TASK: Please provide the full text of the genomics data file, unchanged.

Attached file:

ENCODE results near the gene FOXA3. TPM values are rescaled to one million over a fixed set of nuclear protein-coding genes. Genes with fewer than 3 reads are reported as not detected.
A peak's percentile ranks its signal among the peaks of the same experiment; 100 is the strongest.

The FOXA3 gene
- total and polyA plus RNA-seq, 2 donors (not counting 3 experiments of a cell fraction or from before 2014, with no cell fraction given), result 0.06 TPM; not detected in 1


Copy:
ENCODE results near the gene FOXA3. TPM values are rescaled to one million over a fixed set of nuclear protein-coding genes. Genes with fewer than 3 reads are reported as not detected.
A peak's percentile ranks its signal among the peaks of the same experiment; 100 is the strongest.

The FOXA3 gene
- total and polyA plus RNA-seq, 2 donors (not counting 3 experiments of a cell fraction or from before 2014, with no cell fraction given), result 0.06 TPM; not detected in 1